Winter Savory (Satureja montana) is similar in flavor to a hot spicy oregano, so it works well in salsas and with any type of beans. For more info on savory, go to https://www.vegetablegardener.com/item/12652/summer-savory-in-the-kitchen-garden. Click on other pix to enlarge and read captions.Photo/Illustration: Susan Belsinger
Summer savory (S. hortensis) is an annual and should be cut back before flowering so you can get more leaves for kitchen use. It is not quite as pungent as the perennial winter savory, though it will pack a punch--add it to beans, salsa, or any summer veg.Photo/Illustration: Susan Belsinger
Harvest summer or winter savory and tie it in bunches to dry, or make savory vinegar. Use it in salsa and other spicy dishes.Photo/Illustration: Susan Belsinger
The savories dry quickly because they have thin, needle-like leaves. Once thoroughly dry, remove leaves from stems and store in labeled, glass jars.Photo/Illustration: Susan Belsinger
It is easy to make savory vinegar and it is one of my favorites--it is essential to three bean salad, cabbage en escabeche, as well as marinades and vinaigrettes. https://www.vegetablegardener.com/item/11215/herbed-three-bean-salad-with-tangy-vinaigrettePhoto/Illustration: Susan Belsinger
Makes about 6 cups
3 large garlic cloves
1 small-to medium onion
6 medium to large jalapeno or serrano chiles, halved, stemmed, and seeded
About 2 pounds ripe tomatoes or canned tomatoes
About 2 tablespoons fresh minced savory leaves
About 2 to 3 tablespoons chopped fresh cilantro leaves, optional
About 1 1/2 cups fresh-cooked corn, cut from the cob
1 can black beans, drained and rinsed (about 1 1/2 cups)
About 1/2 teaspoon salt
About 1 tablespoon fresh squeezed lime juice
In my last blog, I said that I would post a recipe from my program on “Seasoning with Savory” which I gave at the IHA conference in Canada. Here is a seasonal salsa which features Savory, which will be Herb of the Year for 2015. Both summer and winter savory are ready for harvesting in my garden. Here is a simple and tasty summer salsa featuring savory and a few pix with ways to preserve savory for seasoning throughout the year!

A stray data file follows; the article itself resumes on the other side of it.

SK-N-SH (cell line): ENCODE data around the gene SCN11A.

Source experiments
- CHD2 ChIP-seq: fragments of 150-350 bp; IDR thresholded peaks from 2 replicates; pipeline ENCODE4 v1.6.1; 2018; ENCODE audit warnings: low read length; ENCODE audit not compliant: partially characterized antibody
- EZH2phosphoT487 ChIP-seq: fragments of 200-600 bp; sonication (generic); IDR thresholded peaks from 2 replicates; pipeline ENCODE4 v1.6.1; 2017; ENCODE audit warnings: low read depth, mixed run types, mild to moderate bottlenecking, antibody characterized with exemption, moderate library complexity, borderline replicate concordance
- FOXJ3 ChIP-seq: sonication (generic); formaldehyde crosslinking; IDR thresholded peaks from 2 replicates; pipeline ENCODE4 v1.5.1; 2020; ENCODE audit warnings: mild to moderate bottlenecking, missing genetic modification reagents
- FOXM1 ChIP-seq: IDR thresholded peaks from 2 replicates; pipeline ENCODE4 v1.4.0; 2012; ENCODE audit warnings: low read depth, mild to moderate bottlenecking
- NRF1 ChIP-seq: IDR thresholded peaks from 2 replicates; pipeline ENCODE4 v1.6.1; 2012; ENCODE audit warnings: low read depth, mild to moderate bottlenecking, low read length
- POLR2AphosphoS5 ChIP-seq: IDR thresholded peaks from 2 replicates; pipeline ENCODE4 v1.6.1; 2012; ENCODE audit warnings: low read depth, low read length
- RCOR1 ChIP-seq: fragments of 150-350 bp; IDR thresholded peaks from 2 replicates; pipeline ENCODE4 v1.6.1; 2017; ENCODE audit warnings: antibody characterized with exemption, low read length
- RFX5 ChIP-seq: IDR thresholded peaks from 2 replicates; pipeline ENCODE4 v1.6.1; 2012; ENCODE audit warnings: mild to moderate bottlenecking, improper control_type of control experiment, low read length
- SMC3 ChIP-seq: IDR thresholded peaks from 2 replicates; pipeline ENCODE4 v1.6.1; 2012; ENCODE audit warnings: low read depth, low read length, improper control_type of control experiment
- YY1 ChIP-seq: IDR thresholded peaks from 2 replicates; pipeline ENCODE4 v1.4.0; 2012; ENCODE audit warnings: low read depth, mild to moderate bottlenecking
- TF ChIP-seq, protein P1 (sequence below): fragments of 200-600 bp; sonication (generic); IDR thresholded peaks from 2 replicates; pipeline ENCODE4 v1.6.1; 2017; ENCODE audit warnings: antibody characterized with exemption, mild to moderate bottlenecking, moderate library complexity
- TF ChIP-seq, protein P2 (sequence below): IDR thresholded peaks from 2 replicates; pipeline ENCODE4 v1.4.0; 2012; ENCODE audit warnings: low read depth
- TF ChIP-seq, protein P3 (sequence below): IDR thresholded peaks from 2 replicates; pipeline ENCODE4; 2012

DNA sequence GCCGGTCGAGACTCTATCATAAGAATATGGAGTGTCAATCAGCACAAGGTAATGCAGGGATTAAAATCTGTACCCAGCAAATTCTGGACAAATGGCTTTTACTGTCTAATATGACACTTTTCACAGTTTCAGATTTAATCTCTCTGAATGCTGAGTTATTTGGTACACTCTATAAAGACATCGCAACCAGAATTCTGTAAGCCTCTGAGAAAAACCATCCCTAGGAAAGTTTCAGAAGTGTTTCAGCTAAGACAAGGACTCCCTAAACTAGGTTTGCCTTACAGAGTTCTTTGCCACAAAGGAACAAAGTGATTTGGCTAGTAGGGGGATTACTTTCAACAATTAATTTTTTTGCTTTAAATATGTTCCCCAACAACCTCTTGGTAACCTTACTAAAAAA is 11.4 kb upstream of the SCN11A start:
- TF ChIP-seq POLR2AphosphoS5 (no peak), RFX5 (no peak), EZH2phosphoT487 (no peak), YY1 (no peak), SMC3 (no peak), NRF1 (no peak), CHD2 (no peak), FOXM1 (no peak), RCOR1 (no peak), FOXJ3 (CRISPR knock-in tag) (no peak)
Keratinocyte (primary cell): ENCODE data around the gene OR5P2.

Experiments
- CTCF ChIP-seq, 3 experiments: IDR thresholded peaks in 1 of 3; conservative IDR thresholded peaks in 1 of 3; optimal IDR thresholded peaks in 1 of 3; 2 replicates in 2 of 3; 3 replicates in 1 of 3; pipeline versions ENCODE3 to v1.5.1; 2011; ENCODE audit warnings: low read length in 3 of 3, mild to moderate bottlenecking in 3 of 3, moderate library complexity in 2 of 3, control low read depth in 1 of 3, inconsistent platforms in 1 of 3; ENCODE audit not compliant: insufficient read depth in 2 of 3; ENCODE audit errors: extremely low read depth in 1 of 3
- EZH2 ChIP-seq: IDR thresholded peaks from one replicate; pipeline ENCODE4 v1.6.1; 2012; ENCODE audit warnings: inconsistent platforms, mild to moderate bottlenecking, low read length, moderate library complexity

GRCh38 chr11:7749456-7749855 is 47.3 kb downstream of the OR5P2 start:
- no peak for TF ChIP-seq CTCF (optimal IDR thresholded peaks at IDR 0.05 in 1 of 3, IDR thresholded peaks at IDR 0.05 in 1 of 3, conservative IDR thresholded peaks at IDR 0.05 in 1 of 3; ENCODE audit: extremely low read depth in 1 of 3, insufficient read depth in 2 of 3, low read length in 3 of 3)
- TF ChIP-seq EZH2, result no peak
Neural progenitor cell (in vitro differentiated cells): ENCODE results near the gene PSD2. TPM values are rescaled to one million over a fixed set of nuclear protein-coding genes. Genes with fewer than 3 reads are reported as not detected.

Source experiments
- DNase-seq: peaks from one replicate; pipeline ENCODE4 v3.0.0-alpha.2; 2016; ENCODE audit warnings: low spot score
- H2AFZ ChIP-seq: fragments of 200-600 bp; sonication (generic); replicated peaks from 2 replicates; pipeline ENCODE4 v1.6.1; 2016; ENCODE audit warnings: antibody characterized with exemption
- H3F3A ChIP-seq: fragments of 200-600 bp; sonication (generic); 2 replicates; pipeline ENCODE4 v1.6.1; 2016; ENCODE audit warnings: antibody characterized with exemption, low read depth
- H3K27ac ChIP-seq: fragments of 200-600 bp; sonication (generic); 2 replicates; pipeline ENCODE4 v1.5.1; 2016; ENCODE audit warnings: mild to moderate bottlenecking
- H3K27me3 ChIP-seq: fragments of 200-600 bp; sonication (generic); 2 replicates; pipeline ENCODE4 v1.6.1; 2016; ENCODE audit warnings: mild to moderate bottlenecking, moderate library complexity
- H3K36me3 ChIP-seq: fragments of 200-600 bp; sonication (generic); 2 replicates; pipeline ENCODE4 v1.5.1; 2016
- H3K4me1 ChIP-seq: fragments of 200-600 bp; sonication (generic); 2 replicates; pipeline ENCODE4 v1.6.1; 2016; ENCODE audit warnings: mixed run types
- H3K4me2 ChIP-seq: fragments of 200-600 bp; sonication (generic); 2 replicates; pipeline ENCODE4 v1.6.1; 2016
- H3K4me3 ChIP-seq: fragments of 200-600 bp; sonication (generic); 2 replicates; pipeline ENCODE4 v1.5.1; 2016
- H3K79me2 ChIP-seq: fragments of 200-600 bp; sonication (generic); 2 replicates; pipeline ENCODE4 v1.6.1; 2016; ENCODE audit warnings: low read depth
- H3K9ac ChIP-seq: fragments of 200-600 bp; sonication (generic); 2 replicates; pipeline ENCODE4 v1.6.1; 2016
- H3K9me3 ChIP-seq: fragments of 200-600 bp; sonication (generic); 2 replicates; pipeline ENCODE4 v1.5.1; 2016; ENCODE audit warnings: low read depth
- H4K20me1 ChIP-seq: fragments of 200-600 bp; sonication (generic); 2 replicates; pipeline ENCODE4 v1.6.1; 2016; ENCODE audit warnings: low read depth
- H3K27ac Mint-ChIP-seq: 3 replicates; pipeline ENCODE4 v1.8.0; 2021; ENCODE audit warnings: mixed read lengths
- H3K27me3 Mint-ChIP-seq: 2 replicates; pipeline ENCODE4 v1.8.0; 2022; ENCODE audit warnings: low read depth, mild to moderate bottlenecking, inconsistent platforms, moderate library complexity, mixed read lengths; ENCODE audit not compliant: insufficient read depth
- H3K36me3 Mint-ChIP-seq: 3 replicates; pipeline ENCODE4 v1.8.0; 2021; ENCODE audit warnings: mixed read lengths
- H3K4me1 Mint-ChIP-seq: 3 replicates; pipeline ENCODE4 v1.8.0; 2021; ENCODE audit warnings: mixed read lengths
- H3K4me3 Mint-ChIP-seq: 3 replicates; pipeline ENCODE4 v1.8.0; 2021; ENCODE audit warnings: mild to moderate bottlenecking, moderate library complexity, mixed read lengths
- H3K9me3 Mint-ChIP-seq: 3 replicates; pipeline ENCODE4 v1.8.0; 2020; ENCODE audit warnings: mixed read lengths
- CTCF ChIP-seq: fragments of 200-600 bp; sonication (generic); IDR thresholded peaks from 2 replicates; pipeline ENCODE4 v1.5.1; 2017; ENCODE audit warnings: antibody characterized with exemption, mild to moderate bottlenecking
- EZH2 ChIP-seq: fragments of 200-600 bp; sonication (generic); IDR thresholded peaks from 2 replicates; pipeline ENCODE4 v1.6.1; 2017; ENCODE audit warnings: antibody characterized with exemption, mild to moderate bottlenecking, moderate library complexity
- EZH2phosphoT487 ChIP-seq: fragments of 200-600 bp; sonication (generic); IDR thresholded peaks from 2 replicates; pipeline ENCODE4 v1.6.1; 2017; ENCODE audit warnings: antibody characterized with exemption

This is a substantial salsa, a veritable fiesta of flavors and colors. When I use corn in salsa, I like to grill it first; if not, steam it briefly and cut it from the cob. I make salsa all of the time without using a recipe, so it varies with what is in season and what I have on hand. Sometimes, I add corn or black beans, or a teaspoon of freshly ground cumin. I often use oregano or sage, or even a little Mexican mint marigold in place of cilantro, however I use savory when I add beans and corn. Substitute some or all of the tomatoes for green tomatoes or tomatillos, and use scallions instead of onion. I use whatever chile I bring in from the garden, sometimes a combo of different chiles, and occasionally I use roasted ones.
Peel the garlic and onion. Cut the onion into eighths. Peel and core the tomatoes and cut them into quarters.
Chop the vegetables finely by hand and toss them together with the savory, cilantro, corn and beans, salt and lime juice.
Or in a food processor, pulse the garlic, onion, and chiles until coarse chopped. Add the tomatoes and savory and pulse until it is a coarse salsa texture. The salsa should have some texture with small bits of vegetables. Stir in the chopped coriander, corn and beans, salt, and lime juice.
Taste for seasoning and adjust with salt or lime juice. Serve immediately, or let stand so the flavors develop a bit before serving. Serve as a relish or dipping sauce.
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